Election Commission tightens poll code norms for electronic and print media1 min read . Updated: 31 Mar 2017, 04:46 AM IST
Election Commission has barred electronic and print media outlets from doing poll outcome forecasts by political analysts, astrologers, tarot card readers
New Delhi: The Election Commission on Thursday tightened poll code norms for electronic and print media.
It has disallowed poll outcome forecasts by political analysts, astrologers, tarot card readers.
The EC in a letter to News Broadcasters Association and Press Council of India has said that such programmes were attempts to “merely score brownie points against the competitors for merely commercial reasons".
According to the existing rules under the Representation of People’s Act (RPA), results of exit polls cannot be released during the course of the campaign.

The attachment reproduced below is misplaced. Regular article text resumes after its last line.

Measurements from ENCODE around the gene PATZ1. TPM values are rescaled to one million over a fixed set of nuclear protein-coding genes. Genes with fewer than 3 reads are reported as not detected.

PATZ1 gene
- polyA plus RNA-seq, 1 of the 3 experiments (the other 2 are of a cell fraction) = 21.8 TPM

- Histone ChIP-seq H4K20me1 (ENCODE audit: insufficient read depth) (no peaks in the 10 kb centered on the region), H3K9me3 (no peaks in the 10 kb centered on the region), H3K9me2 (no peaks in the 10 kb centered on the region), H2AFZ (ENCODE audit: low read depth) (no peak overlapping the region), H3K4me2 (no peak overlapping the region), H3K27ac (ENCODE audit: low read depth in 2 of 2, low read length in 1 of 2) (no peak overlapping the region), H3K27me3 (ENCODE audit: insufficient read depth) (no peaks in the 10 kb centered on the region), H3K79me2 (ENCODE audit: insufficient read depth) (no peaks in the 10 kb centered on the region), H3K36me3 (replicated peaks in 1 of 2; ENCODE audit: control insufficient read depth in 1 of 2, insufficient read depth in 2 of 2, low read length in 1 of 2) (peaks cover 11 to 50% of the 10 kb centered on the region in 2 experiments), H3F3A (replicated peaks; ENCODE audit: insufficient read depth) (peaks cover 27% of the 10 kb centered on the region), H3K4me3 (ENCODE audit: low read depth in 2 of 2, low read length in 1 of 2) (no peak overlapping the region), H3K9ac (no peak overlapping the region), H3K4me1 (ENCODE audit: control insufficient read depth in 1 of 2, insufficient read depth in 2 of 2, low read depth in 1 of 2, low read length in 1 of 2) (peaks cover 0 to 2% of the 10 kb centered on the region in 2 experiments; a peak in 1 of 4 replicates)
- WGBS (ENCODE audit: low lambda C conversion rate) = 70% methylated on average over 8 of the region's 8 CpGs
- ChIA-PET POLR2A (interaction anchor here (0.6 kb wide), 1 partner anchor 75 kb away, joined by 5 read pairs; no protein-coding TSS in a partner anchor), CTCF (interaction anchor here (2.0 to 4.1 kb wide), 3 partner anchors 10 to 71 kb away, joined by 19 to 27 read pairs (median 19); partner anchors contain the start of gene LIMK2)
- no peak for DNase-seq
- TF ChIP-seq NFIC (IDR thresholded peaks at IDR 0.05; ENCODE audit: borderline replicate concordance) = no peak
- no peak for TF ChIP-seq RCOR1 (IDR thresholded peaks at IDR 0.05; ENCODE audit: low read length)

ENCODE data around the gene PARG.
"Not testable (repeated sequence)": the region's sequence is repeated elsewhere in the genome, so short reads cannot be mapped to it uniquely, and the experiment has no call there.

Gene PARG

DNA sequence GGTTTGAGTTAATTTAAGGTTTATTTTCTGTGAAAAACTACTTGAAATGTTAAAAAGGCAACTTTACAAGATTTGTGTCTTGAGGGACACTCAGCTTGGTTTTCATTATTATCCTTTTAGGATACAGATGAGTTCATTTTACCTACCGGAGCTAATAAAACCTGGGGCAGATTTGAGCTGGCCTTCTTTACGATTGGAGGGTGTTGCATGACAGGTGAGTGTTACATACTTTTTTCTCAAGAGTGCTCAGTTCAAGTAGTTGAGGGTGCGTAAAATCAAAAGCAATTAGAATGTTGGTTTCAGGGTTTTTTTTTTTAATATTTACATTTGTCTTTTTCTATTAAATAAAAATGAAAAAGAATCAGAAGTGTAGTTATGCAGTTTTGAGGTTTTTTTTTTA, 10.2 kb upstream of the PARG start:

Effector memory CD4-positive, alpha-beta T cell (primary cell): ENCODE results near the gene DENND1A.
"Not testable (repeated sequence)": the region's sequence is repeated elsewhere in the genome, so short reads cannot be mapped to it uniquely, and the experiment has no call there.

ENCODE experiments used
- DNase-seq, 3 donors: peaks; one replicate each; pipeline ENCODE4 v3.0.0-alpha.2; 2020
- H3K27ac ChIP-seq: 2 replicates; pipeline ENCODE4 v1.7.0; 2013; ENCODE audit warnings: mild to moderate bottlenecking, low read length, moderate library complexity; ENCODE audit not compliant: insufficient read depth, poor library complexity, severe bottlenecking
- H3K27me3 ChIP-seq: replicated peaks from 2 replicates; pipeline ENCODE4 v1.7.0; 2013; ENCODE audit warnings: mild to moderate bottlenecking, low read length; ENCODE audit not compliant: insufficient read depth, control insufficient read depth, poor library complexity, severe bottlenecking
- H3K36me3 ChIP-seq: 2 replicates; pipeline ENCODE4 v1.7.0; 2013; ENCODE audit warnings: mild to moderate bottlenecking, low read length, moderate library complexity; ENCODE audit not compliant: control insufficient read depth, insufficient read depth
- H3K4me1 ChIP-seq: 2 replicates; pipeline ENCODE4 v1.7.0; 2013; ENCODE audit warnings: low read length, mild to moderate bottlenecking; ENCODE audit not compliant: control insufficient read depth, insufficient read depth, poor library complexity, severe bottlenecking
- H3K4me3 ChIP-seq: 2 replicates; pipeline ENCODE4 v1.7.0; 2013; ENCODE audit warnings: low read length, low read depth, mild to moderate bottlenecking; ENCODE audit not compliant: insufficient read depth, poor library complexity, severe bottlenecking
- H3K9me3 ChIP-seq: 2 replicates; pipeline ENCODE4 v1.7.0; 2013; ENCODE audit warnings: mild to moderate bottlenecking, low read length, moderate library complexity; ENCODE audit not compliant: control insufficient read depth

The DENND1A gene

“It has been observed that some of the TV channels telecast certain programmes projecting the numbers of seat likely to be won by political parties. This was done during the period during which exit polls and dissemination of their results were prohibited," EC said in its letter.
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The EC added that this will ensure “free, fair and transparent election". News Broadcasters Association and television news channels are yet to receive the letter.
Media experts, however, said, it is unclear if this will be mandatory since the letter is more of an advisory. “The statement put out says ‘advised to refrain’ so its not clear whether this will be mandatory. But if political analysts on TV are prevented from speculating about the likely outcome of elections that is definitely a restriction on free speech. As for voters being influenced by astrological predictions, many elections have been conducted without any evidence that astrologers have been able to sway outcomes," said media critic Sevanti Ninan, who is the editor of media watch website thehoot.org.
Prabhu Chawla, editorial director at The New Indian Express agreed. “EC can ban exit or opinion polls by agencies but it can’t prevent analysts or professional journalists from writing stories based on ground realities. This is unacceptable. Ban political leaders from predicting victories during the campaign if you can," he said.